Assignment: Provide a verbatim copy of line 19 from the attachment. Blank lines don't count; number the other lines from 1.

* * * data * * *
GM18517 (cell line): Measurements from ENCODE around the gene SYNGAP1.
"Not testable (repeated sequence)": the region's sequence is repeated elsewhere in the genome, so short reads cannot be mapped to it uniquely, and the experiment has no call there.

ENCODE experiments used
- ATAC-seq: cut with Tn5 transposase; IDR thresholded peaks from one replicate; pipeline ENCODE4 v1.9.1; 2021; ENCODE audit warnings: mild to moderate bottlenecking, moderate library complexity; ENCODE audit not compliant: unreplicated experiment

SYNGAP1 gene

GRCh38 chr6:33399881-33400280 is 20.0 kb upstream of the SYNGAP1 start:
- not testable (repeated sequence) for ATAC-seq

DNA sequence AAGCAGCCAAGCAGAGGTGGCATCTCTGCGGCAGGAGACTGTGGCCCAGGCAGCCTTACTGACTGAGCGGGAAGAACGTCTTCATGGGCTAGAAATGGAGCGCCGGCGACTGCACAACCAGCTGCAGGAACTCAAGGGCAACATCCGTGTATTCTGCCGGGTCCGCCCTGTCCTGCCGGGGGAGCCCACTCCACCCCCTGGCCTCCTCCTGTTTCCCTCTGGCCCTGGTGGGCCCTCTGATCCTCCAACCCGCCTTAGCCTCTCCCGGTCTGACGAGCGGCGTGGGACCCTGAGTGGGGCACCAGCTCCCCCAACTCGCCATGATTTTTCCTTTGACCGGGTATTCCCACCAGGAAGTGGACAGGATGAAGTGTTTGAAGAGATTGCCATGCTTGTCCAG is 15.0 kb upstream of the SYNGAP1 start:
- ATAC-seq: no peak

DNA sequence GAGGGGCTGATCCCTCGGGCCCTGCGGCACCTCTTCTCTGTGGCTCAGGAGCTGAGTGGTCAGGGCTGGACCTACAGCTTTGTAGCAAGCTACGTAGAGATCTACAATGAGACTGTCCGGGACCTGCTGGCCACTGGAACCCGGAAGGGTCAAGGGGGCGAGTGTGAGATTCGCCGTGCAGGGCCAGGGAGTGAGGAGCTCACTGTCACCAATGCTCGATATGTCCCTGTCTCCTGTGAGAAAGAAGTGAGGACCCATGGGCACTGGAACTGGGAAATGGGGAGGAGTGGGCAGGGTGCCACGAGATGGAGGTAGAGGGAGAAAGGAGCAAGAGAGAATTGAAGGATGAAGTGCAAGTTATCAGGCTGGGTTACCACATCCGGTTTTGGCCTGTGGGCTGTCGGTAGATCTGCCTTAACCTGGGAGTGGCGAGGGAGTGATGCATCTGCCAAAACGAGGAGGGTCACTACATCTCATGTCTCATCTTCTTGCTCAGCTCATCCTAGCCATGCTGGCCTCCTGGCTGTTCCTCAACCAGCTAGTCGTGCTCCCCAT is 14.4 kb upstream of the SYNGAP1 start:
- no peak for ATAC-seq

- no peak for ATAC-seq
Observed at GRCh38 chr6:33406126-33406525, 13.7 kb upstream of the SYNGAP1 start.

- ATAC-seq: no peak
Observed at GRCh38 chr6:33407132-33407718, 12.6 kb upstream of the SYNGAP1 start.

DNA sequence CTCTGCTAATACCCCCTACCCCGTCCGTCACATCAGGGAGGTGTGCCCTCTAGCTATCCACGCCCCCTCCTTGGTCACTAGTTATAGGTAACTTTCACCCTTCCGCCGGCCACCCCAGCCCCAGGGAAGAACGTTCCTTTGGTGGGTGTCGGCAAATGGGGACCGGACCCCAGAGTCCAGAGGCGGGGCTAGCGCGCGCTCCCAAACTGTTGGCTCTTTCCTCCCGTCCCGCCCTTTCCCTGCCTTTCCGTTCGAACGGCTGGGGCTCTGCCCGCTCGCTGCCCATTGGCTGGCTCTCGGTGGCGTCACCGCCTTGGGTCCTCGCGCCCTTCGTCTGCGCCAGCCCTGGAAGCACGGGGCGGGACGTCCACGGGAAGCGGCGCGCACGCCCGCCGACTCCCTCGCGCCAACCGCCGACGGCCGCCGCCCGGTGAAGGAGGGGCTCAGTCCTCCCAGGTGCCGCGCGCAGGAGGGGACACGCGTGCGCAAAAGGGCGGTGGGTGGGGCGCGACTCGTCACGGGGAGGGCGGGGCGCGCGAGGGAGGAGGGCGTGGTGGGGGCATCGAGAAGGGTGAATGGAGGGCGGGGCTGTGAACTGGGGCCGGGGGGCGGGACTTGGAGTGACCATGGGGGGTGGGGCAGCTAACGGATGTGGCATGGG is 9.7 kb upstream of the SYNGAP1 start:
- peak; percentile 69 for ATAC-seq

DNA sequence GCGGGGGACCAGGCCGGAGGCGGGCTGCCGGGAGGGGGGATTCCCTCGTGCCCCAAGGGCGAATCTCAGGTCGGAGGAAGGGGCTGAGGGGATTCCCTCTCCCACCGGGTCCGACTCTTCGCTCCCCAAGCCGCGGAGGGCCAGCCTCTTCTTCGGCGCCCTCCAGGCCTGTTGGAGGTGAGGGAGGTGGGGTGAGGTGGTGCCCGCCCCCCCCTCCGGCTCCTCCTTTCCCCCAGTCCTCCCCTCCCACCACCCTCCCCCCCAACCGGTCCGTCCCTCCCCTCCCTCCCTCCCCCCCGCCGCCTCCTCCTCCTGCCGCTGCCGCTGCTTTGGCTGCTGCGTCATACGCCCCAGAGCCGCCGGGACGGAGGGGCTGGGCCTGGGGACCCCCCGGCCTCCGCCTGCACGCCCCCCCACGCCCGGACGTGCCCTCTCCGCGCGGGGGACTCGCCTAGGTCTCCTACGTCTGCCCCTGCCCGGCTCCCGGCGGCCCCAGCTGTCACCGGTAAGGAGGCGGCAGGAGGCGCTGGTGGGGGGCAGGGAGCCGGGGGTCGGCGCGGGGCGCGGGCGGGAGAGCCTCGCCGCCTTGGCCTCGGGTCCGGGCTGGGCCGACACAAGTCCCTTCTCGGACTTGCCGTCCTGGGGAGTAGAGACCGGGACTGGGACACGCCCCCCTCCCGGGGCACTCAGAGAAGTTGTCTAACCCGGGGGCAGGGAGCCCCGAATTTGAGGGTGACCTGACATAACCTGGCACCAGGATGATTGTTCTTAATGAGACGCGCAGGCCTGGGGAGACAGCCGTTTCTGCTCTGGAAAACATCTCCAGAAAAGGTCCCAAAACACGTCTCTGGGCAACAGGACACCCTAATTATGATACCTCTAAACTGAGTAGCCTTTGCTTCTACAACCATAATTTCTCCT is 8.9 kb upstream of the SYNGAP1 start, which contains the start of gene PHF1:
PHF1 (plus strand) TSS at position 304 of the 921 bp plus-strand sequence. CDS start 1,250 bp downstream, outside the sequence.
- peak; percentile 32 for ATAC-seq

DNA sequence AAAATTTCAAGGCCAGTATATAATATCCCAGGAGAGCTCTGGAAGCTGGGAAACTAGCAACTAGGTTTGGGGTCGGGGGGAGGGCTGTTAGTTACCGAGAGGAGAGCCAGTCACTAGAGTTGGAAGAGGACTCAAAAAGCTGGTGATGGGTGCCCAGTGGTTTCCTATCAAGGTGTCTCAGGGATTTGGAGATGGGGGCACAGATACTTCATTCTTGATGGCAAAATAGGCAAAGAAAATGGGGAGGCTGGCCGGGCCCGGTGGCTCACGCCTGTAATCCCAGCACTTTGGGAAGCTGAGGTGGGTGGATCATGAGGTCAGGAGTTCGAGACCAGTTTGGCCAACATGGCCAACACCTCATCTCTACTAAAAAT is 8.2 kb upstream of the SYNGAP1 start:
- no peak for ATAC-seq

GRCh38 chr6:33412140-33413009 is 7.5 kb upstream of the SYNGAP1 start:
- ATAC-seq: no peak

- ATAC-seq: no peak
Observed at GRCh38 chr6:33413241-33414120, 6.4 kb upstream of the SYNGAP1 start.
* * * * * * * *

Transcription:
PHF1 (plus strand) TSS at position 304 of the 921 bp plus-strand sequence. CDS start 1,250 bp downstream, outside the sequence.